Recent tales from the Crypto world remind casual investors of the risk of speculating
All of a sudden, it’s raining cryptocurrency. In other words, they are coming down in price the way rain falls in the tropics. Bitcoin is the most well-known, sort of the Band-Aid brand of this new crew of digital monetary species. But in recent weeks, the crypto-collapse has struck all corners of this speculation-ridden, headline-grabbing market segment.
To be clear, I see the long-term future of the so-called blockchain. This is the mechanism behind the virtual coins like Bitcoin, Ethereum, and others. In particular, I note the potential for this technology to speed up transaction processing in the financial services industry, the only business I have ever been in (35 years).
However, we are talking about the here and now. And here, and now, when a cryptocurrency created literally as a joke (Dogecoin) can capture the attention of previously disinterested investors, that’s a red flag for me. Investing has changed in many ways. For instance, there’s the reduced impact of traditional fundamental metrics, and a greater influence of quantitative, technical and trading algorithms.
But the crypto-mania has taken on a whole new level of “excitement.” Too many investors have simply thrown aside any attempt to learn much about investment history, the basics and a sense of managing wealth and a portfolio. Instead, it has descended into a Dot-Com-Era version of “buy it because it’s going up.” Not much else mattered.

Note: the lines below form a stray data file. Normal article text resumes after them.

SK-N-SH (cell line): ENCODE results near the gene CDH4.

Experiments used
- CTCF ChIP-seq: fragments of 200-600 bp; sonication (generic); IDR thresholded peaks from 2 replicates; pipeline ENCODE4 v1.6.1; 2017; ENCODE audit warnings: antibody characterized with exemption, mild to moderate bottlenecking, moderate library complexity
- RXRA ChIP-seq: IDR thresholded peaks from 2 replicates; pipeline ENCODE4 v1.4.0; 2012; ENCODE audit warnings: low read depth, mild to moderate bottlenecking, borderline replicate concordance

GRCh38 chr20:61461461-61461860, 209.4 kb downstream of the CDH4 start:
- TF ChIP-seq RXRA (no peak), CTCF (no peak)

Until recently, that is. Since mid-April, it’s been a different story. Bitcoin became quit-coin. Ethereum lost its enthusiasm. XRP had an X-Rated-Price decline, Chainlink broke its chain, and Stellar was anything but.
Should I continue? OK, I will. Cardano appeared to run afoul of Corleone. Dash crashed, and more than half the value of Tron is gone. There’s barely an iota of interest in owning Iota. Monero turned into gone-ero, and Civic lost its price civility.
With many varieties of crypto off 50% or more from their 2021 highs, it brings back to the surface the old argument about whether that’s just something that comes with the territory with something that is being bought more for potential and trading purposes than something more tangible. That’s for each investor to decide.
Big deal, so what?
But I fear it will lead to even more investment mis-education than existed before this whole crypto era started. Sure, the early-adopters are still way, way up since they started investing in some of these. Good for them for having the foresight and likely the information to make some decisions before crypto became the thing that everyone’s grandparents are asking their grandchildren about investing in.
One of my many investment sayings is “if you are going to take big risks, do so with small amounts of your portfolio.” That has never been more relevant than in this era of trading crypto, on your phone, 24/7. As the Hill Street Blues sergeant used to say while addressing his officers at the start of that old police show, “be careful out there.”